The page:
Last week, a new report revealed that government censorship on Russia’s largest social media network, VK, increased 3000% since the country entered war with Ukraine last year.

Access denied

Published by Canadian research group The Citizen Lab, the report analyzed how content posted on VK was being censored in Russia, Canada, and Ukraine. The researchers found that during an 8-month period, access to “94,942 videos, 1,569 community accounts, and 787 personal accounts” had been blocked for Russian-based VK users. However, for Canadian VK users, not even 3,000 videos were blocked.

The reasons for restricting content varied for each country, from copyright infringement concerns in Canada, to the sharing of unsanctioned political viewpoints in Russia. As the report relates:

“VK predominantly blocked access to music videos and other entertainment content in Canada, whereas, in Russia, we found VK blocked content posted by independent news organizations, as well as content related to Ukrainian and Belarusian issues, protests, and lesbian, gay, bisexual, transgender, intersex, and queer (LGBTIQ) content. In Ukraine, we discovered no content that VK blocked, though the site itself is blocked to varying extents by most Internet providers in Ukraine.”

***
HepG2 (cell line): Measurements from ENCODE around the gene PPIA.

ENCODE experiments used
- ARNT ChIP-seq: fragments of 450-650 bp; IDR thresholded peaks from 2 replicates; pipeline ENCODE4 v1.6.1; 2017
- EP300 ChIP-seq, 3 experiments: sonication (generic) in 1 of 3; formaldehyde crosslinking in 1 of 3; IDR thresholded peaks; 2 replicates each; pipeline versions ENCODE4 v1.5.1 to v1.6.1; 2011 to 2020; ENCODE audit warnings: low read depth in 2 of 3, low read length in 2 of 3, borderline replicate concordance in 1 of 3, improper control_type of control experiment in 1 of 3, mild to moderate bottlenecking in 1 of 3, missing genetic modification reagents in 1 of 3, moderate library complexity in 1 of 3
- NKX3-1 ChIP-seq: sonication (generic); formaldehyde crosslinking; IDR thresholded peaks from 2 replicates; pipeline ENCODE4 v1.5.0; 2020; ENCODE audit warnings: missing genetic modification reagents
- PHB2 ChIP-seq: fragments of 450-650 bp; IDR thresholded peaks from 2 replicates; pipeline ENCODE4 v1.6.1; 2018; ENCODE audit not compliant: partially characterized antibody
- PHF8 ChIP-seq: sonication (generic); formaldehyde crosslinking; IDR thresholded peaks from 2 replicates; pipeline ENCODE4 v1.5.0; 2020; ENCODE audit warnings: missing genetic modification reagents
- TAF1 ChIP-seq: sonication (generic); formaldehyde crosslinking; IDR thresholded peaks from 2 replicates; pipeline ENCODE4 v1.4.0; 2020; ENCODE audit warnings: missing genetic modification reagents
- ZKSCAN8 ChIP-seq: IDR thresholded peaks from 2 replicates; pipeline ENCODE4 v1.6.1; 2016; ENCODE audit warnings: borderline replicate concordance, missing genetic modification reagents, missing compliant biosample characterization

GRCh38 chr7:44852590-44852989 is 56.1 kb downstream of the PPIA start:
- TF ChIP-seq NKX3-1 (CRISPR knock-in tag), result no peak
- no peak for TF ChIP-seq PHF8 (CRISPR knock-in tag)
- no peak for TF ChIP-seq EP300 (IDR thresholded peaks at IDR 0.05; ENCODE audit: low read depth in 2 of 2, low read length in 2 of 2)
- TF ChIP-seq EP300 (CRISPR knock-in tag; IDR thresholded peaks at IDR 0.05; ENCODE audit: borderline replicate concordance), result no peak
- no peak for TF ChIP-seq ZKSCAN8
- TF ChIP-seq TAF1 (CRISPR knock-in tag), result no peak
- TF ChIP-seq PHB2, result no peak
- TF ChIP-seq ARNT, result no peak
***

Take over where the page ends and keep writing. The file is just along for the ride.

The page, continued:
Shaping the narrative

According the report, Russian court orders for content restrictions increased in February of last year from “once every 50 days” to “once a day following the invasion [of Ukraine],” with the majority of video removal requests relating to the conflict.

Following the Kremlin’s ban of international social media sites such as Facebook and Twitter, the move to restrict speech on more localized platforms is hardly surprising. However, the expansion of VK content restrictions shows just how much the Russian government seeks to dampen dissent and control the narrative surrounding its current military actions.

Jeffrey Knockel, one of the report’s authors related:

“These findings suggest the extreme political sensitivity of the Ukraine war in Russia and Russia’s need to tightly control Russians’ access to information regarding the invasion.”